Members Only | April 16, 2021 | Reading Time: 4 minutes
The history that went into killing Adam Toledo
Most of us think policing was invented to deal with crime. Not so, says Mia Brett.
Adam Toledo, 13, is one of about 1,000 people every year who are killed by police officers. Video of the incident was released reluctantly Thursday by the Chicago Police Department. It shows a cop, who is white, shooting Toledo once in the chest after the Hispanic youngster obeyed his commands by dropping his gun and raising his hands. People are still arguing about whether Toledo’s death was justified. (It wasn’t.) There is no argument, however, about its place in the racist history of policing in America.
Of the 6,211 people killed by police since 2015, about 10 percent were unarmed. Over half were not attempting to flee. While white Americans account for nearly half, Black people, men as well as women, are killed at almost twice the rate of white people. Native Americans and Latino men also face a higher risk of being killed by police than white people. Alternatively, 295 officers were killed in the line of duty last year. The average death toll for police for the last six years was 190, making the public more in danger from police officers than police officers were in danger from the public.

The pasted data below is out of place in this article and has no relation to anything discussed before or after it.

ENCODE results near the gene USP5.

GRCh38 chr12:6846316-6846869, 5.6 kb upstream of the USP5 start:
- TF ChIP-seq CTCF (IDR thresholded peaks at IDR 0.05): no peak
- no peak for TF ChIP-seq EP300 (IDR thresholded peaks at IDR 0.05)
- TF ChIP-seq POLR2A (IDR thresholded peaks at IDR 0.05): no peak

Policing has violent racist origins in all parts of the US, writes the Editorial Board’s Mia Brett. Rather than tools of justice and peacekeeping, police forces have historically acted as state-sanctioned vigilantes or to support truly extralegal violence.
While there has been increased interest in police brutality in the last decade, racist police violence and police brutality dates back to the inception of police forces in this country. The first modern organized force in the United States was the New York City Police Department in 1845 with New Orleans, Cincinnati, Boston, Philadelphia, Chicago and Baltimore following soon after. Urban police forces were encouraged by nativist anti-immigrant concerns and capitalist desires to protect private property.
By 1860, the NYPD was deeply involved in partisan politics, corruption and ethnic resentments, even among Irish and German immigrants who had made inroads into the department. This corruption and politicization of policing and criminal punishment encouraged officers to mete out their own “curbside” justice in the form of beatings rather than arrests. Irish Protestants were more likely to support Republicans, leading to a violent police response to the Catholic Irish protests of Republican Irish parades in 1870-1871. Unfortunately, police brutality did not lessen after 1870 when the police department was once again controlled by Democrats.1
By 1865, the press started reporting on police brutality and complaints made by citizens. Between 1865 and 1894, the Times reported more than 270 cases. Three quarters of these involved an officer clubbing a suspect, usually unarmed, with a baton or nightstick. Wrongful shooting accounted for 7 percent of incidents. Almost 10 percent of victims died. While most police violence was committed against men, 20 percent was against women and 4 percent of reported incidents were sexual assault.2